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Extended Winter Shortens Cranberry Growing SeasonSubmitted: 05/08/2013

Ben Meyer
Executive Producer
bmeyer@wjfw.com


MANITOWISH WATERS - The cold April meant you could ski and ice fish longer, and had to keep your winter coat at hand.

But it also could have an impact on northern Wisconsin crops.

Cranberries from the Northwoods might be smaller and not as deep red in color this year.

That size and color difference shouldn't make a difference on how our official state fruit tastes this year.

The expected difference in how they grow is due to the shortened growing season compared to last year.

Cold weather into May this year pushed things back much further than last spring.

"Last year, we were at one extreme, and this year, we're the other extreme. Last year was probably the longest growing season we've ever had. This year, I would predict that it would be closer to what the average growing season would be," says Bob Winter of Vilas Cranberry.

A short growing season often produces berries smaller and lighter in color.

That doesn't change the taste.

But it could change profits for growers.

"You'd probably have to wait a little longer into growing season before you start harvesting to get a little better color. Size is weight, so, the bigger the berries, the more they weigh. You get paid by the hundred pounds, so size is good," Winter says.

Many growers are flooding their bogs right now to help get frost out of the ground faster.

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Police say it might have taken hours to find the man man, but thanks to the Lincoln County Sheriff's Office's new drone, it only took about 45 minutes.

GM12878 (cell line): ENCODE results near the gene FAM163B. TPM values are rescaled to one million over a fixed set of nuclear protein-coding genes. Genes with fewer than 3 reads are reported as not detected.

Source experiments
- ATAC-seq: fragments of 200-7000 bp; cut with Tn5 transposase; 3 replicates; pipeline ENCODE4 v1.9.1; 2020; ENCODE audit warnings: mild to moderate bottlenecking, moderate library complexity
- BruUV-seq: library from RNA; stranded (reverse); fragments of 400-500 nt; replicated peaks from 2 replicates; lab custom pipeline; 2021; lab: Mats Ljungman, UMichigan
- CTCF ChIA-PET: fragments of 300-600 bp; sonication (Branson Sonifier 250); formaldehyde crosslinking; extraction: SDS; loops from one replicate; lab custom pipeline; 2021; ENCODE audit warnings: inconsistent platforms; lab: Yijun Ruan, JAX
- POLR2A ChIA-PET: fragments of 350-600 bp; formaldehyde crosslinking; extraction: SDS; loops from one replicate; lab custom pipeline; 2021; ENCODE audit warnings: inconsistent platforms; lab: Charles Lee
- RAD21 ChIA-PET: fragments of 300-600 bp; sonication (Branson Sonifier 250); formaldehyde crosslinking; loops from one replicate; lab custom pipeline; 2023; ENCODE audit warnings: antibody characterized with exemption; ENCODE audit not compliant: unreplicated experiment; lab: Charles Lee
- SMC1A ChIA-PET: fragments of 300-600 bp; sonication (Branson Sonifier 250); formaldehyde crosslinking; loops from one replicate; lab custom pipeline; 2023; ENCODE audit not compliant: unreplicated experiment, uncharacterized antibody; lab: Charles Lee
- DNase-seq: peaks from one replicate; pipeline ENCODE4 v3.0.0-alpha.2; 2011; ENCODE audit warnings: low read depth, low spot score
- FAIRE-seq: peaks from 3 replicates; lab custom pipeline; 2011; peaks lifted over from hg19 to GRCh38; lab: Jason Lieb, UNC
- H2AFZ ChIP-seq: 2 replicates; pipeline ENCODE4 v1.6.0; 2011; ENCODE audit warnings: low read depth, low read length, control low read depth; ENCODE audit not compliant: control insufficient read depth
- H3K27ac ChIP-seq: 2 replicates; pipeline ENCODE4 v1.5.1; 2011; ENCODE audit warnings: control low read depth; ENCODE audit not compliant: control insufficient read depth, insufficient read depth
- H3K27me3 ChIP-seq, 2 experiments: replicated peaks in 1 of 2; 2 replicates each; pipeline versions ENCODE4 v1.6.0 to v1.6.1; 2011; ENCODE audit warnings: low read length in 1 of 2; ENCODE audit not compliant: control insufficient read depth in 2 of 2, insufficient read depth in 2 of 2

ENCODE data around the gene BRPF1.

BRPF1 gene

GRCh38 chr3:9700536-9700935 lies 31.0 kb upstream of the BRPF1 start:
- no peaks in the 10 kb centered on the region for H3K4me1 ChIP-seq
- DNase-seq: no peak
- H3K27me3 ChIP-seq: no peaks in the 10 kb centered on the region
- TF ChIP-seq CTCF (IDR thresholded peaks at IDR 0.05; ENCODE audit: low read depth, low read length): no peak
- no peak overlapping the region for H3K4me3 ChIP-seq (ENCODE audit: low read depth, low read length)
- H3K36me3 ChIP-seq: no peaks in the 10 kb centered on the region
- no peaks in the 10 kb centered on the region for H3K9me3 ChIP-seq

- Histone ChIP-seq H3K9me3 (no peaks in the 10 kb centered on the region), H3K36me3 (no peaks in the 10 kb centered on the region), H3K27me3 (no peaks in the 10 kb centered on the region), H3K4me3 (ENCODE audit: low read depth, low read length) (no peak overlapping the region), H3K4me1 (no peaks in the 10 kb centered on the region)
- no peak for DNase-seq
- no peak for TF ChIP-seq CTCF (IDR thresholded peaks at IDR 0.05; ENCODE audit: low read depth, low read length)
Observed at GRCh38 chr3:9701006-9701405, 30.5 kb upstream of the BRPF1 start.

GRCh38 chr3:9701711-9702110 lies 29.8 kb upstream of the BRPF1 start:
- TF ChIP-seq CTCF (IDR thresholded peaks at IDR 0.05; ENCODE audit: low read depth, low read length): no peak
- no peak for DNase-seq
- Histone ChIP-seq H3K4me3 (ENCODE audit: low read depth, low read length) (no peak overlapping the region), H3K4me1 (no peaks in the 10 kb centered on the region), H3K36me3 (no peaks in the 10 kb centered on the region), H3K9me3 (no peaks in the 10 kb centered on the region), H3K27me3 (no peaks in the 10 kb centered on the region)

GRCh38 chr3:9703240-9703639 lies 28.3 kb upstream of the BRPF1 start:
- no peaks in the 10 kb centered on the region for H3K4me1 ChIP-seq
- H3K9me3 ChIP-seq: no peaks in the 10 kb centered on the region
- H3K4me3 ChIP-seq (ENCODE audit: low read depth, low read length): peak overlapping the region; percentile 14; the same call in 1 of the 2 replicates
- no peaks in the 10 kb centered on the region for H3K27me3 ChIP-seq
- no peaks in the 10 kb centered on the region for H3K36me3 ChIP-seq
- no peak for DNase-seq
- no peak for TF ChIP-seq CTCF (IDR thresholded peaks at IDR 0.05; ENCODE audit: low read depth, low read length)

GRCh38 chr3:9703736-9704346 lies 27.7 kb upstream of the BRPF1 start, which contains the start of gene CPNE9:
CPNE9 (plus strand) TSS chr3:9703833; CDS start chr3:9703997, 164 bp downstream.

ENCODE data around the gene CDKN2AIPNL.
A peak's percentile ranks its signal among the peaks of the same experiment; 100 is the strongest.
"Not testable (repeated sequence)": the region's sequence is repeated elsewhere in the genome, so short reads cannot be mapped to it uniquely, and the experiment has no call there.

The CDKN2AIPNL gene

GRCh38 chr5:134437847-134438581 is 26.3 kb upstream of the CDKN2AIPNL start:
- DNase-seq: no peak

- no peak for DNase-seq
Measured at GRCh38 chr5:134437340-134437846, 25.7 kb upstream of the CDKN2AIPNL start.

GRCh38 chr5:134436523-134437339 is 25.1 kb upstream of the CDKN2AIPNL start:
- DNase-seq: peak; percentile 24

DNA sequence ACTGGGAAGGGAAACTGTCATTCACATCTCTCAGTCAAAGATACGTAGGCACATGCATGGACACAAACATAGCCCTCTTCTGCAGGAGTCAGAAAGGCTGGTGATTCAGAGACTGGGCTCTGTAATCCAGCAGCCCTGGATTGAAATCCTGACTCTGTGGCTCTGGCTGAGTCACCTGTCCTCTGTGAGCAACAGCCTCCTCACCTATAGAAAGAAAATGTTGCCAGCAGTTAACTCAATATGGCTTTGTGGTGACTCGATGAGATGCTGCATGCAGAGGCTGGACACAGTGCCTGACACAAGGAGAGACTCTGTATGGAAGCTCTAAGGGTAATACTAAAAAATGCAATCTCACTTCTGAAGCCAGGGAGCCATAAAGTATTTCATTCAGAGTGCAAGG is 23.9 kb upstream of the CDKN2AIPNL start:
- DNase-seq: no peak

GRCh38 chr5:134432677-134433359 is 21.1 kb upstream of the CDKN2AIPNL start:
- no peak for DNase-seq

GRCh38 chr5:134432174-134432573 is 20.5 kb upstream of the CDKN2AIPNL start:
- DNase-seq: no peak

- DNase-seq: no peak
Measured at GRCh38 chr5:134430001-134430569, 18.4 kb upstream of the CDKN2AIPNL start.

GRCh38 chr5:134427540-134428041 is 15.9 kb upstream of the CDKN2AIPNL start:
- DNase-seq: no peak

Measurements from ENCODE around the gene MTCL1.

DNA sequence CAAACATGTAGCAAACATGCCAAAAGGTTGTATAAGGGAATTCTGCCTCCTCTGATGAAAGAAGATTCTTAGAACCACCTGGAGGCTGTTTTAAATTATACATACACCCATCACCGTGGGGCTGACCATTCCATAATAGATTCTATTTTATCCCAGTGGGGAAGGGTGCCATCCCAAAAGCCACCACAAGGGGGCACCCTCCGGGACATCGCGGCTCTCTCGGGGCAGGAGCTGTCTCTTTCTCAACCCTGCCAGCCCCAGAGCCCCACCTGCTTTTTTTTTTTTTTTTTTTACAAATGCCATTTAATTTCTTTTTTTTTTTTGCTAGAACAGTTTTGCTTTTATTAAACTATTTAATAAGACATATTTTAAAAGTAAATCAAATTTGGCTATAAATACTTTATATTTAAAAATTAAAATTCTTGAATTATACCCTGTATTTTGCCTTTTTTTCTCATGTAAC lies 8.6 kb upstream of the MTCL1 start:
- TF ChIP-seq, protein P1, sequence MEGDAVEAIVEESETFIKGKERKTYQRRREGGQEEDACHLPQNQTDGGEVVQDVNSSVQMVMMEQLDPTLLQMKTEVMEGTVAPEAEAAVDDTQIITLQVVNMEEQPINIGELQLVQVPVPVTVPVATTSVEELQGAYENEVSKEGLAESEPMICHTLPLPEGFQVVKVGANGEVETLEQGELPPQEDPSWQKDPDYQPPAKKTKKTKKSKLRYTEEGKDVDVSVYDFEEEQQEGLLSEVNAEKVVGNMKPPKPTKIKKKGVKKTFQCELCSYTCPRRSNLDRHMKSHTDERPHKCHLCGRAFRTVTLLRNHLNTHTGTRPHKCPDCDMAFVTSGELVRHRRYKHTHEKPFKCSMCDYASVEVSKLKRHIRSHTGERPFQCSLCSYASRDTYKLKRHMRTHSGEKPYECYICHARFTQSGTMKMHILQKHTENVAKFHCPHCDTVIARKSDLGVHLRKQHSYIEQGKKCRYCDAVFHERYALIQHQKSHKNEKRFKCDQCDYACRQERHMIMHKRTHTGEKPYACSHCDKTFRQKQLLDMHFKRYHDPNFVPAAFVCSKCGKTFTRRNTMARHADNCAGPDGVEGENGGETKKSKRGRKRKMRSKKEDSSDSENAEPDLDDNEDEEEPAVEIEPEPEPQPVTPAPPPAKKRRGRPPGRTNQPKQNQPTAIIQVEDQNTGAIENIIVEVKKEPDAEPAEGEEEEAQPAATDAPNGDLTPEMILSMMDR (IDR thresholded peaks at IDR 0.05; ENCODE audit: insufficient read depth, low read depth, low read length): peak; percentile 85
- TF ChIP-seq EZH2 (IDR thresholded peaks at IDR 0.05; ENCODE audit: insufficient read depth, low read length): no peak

According to the Lincoln County Coroner, 76-year-old William Storm drowned to death.

Police got the call around 4 p.m. Wednesday from the family saying Storm had been missing since about 12:30 p.m. that day. He had gone out hunting and returned back to his home to get his waders before going back out to find the deer he had shot.

Ground searchers first found the deer Storm had shot. That's when deputies sent the drone up into the air, and using thermal imaging, were able to find his body in less than an hour. He was found next to Pine River in the woods.

Police could have had to ground search about 120 acres, but the drone helped them whittle that area down to just about a few football fields.

"When they find the deer, if we don't have the UAV it's going to turn into a ground search where they're just going to have to grid the whole area and that could be the whole 120 acres or it could be 2 acres, it could be right away," said Lt. Andy VanderWyst. "You're relying a lot on luck then too."

Police flew the drone about 160 feet in the air, which is high, because they didn't know if tall trees or power lines would get in the way.

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